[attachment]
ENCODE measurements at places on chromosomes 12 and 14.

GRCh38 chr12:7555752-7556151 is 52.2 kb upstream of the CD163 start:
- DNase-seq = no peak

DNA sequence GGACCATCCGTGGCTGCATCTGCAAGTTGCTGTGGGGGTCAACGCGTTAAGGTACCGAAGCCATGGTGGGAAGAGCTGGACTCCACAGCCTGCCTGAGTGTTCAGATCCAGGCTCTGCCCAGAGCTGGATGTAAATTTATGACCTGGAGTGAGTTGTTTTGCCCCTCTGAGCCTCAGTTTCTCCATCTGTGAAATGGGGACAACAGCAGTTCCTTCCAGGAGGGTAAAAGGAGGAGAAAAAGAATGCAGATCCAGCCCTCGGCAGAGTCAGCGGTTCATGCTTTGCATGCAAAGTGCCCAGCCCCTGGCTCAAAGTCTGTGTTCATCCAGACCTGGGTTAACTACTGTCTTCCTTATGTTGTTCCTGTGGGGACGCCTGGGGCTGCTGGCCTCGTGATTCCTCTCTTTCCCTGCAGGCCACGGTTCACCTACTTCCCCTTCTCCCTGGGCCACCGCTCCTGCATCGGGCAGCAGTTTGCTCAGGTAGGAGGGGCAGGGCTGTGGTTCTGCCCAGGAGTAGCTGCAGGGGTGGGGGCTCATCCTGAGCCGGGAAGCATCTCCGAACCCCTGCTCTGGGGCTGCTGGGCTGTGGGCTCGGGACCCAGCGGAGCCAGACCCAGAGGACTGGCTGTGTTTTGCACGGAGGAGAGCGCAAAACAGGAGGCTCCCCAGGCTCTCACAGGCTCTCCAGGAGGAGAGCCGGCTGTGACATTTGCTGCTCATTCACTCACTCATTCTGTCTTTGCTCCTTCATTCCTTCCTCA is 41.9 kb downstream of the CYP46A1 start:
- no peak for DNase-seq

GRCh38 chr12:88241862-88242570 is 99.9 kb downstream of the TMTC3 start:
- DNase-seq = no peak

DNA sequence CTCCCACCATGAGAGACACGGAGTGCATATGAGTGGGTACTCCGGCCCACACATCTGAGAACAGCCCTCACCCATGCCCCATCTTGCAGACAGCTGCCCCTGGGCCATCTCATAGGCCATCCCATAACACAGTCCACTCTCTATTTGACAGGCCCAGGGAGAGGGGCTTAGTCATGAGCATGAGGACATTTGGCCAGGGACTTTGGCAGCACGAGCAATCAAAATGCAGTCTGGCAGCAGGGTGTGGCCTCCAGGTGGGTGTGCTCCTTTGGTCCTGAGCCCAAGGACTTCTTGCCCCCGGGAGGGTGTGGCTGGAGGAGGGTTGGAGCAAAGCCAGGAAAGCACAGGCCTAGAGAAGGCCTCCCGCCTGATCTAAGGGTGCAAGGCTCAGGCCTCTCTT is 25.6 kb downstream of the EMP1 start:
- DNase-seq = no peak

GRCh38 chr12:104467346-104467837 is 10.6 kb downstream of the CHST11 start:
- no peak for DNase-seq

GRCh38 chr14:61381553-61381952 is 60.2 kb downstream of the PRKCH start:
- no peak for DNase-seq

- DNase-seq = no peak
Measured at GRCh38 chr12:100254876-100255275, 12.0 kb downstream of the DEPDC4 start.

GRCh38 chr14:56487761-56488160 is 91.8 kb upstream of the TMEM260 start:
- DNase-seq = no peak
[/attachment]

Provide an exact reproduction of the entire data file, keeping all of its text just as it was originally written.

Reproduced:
ENCODE measurements at places on chromosomes 12 and 14.

GRCh38 chr12:7555752-7556151 is 52.2 kb upstream of the CD163 start:
- DNase-seq = no peak

DNA sequence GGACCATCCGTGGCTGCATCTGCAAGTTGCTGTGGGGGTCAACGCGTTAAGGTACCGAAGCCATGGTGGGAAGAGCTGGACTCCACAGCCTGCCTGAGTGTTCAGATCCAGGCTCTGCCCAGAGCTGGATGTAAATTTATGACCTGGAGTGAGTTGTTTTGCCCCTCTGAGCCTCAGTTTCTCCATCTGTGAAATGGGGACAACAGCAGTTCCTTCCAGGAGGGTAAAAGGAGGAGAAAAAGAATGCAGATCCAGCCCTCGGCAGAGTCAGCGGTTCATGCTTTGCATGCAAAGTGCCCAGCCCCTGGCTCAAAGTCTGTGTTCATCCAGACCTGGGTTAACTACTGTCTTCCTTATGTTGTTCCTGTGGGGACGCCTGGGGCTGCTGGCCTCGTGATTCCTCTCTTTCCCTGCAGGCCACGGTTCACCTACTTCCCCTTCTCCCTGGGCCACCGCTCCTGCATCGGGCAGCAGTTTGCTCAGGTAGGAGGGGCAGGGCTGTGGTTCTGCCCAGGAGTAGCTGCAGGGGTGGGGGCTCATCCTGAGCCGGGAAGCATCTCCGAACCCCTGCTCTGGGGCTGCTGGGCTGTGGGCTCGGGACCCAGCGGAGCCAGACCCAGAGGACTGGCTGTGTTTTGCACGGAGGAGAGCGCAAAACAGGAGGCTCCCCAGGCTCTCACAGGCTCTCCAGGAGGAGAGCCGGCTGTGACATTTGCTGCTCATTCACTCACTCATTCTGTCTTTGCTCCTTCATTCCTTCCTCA is 41.9 kb downstream of the CYP46A1 start:
- no peak for DNase-seq

GRCh38 chr12:88241862-88242570 is 99.9 kb downstream of the TMTC3 start:
- DNase-seq = no peak

DNA sequence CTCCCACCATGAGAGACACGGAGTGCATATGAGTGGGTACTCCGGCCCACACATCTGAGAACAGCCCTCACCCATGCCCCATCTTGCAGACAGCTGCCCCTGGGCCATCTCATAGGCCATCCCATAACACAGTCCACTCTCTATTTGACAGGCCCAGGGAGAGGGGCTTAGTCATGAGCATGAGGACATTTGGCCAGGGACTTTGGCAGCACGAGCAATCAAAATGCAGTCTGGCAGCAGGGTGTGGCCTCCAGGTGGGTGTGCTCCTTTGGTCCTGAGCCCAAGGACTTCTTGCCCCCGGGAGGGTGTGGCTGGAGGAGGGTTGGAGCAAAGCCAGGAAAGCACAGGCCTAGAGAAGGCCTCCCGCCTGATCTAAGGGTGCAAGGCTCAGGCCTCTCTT is 25.6 kb downstream of the EMP1 start:
- DNase-seq = no peak

GRCh38 chr12:104467346-104467837 is 10.6 kb downstream of the CHST11 start:
- no peak for DNase-seq

GRCh38 chr14:61381553-61381952 is 60.2 kb downstream of the PRKCH start:
- no peak for DNase-seq

- DNase-seq = no peak
Measured at GRCh38 chr12:100254876-100255275, 12.0 kb downstream of the DEPDC4 start.

GRCh38 chr14:56487761-56488160 is 91.8 kb upstream of the TMEM260 start:
- DNase-seq = no peak